Lash, Hopalong, Paladin, Yuma: Morality I Understood
The government and the entertainment industry are still posturing at each other over who should control what kids watch on TV. The industry has said its Saturday morning programs ought to qualify as educational because the good guys always win; therefore the cartoon dramas should be classified as morality plays.
One recent Saturday morning I watched a quartet of muscular heroes in pastel jumpsuits trading lightning bolts with some nightmarish creatures who had vocal cord problems and probably bad breath too. They destroyed a couple of continents in the process of hurling unimaginable energies at each other, and the good guys won because of superior technology and cleverness, not because of superior morality.
There used to be morality plays on the air, programs from which an impressionable young person could indeed draw lessons about the clash between good and evil, about the rule of law, and justice.
They were westerns, the old-fashioned kind. There were a lot of wandering heroes in the early days of TV, and they all had a gimmick. Lash Larue imposed order with a bullwhip. Hopalong Cassidy had white hair, a limp, and a horse named Topper. They were real make-believe heroes, who fought real make-believe evil, like the rustler, the train robber, and the slimy guy who ran the corrupt town. The drifter hero would ride in, try to mind his own business, and within a half hour righted a wrong before riding off again, while some dewy-eyed damsel who'd been rescued waved sadly after him.
The era of the nomadic cowboy fizzled out on TV about a generation ago.
Like Johnny Yuma, the rebel who rode through the West and off TV after a season or two, in spite of the macho infusion from Johnny Cash's title song. Johnny Yuma looked like John Denver, and his gimmick was that he wore the scraps of a Confederate uniform. Not enough to keep him on the air.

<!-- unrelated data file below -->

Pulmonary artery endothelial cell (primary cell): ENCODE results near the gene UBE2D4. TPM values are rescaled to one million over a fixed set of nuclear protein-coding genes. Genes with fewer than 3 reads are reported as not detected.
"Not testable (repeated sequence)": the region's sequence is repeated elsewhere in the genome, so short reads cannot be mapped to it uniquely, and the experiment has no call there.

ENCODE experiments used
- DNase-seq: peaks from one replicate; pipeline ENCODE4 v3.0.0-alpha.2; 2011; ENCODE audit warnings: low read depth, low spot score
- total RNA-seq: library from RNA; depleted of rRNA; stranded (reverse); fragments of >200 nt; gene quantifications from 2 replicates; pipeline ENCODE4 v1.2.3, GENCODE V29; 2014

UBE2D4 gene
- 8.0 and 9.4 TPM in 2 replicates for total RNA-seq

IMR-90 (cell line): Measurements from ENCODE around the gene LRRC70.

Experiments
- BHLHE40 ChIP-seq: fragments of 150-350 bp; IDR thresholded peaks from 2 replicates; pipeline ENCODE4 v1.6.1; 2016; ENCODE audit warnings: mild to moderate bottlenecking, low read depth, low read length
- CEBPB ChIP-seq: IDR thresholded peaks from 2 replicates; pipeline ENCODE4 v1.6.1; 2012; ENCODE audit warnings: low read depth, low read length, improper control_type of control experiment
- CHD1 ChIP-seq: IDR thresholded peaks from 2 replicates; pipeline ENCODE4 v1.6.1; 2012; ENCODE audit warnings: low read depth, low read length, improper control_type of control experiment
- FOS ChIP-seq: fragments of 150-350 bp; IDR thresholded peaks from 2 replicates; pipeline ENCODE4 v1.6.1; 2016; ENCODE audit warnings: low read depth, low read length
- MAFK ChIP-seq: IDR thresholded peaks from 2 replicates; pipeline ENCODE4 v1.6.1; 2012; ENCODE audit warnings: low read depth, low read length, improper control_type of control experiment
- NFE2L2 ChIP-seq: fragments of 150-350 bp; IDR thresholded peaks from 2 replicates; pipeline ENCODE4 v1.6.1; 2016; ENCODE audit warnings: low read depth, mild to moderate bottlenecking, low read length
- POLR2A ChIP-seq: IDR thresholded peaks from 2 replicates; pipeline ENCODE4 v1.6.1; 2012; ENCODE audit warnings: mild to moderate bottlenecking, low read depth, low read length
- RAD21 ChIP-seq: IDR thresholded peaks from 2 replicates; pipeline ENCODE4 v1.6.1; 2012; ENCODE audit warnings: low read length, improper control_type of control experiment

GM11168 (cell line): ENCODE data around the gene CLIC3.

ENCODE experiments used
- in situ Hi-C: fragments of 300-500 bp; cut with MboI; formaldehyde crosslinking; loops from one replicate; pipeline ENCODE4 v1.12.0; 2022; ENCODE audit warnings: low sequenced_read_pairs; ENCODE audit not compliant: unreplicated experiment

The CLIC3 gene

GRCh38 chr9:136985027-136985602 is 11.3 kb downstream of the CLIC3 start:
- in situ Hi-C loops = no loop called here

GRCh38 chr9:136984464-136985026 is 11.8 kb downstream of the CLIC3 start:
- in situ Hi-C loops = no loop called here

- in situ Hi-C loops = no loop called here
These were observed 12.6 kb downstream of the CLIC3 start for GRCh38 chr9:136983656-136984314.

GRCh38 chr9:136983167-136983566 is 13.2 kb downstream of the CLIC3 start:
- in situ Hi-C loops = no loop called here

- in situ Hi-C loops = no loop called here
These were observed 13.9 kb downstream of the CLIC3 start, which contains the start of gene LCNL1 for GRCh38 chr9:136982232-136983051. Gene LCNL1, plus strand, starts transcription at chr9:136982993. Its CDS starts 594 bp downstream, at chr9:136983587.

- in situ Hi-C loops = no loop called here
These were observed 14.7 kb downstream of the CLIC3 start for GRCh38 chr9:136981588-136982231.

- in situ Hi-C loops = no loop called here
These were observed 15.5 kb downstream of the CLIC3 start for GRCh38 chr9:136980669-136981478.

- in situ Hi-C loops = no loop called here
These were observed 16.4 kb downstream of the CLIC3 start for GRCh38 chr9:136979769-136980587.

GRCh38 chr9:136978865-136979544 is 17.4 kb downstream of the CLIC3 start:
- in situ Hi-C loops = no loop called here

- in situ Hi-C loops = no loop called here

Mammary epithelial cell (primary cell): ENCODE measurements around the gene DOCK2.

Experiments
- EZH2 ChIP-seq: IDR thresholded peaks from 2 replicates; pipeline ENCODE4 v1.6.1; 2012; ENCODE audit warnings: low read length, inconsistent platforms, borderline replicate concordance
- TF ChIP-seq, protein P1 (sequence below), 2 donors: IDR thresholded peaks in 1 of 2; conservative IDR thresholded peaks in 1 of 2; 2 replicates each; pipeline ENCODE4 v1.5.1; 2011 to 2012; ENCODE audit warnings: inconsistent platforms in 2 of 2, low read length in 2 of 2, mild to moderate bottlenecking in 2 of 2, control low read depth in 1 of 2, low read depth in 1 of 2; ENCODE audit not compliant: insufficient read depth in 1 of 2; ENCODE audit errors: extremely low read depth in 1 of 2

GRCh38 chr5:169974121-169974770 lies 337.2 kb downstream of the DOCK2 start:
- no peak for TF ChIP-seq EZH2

Or, Paladin, who roamed into late-night rerun land eventually, after a good run against type. Imagine a good guy with a used face, who wore black, had a big mustache, and handed out business cards. Who'd imagine that'd ever work?
But the ultimate wandering hero was the Lone Ranger, especially on radio. The imagination could always provide the scenes the script hinted at, especially with gunshots, clopping hooves, and other sound effects setting the mental stage. And the dialogue, except for Tonto's, was what carried the action forward.
"Nnnnh. Me see big trouble in town, Kemo Sabe." They didn't pay Tonto's writer very much.
At the end of the episode, the Lone Ranger would shoot a gun out of some bad guy's hand with a silver bullet, which is probably impossible, and then climb onto the mighty white horse Silver and ride awaaaay!
And the baffled beneficiary of all that heroism would be left standing there holding a souvenir silver bullet, and ask, "Who was that masked man?"
And invariably there'd be some old coot standing around, and he'd say, "Sonny, that was the Lone Ranger."
The hero never killed anybody. Bad guys went to jail, where honest sheriffs kept them until honest judges and juries decided their fate, and if they were bad enough they went to the gallows. The system worked, with a little help from broadcasting's first superhero.
I learned about good and evil and truth and justice the American way, from the cowboys. Maybe parents ought to rent some of those old morality plays for their kids on Saturday mornings, instead of abdicating to the other merchandisers of "action figures."
* Steve Delaney is a writer and broadcaster living in rural Milton, Vt.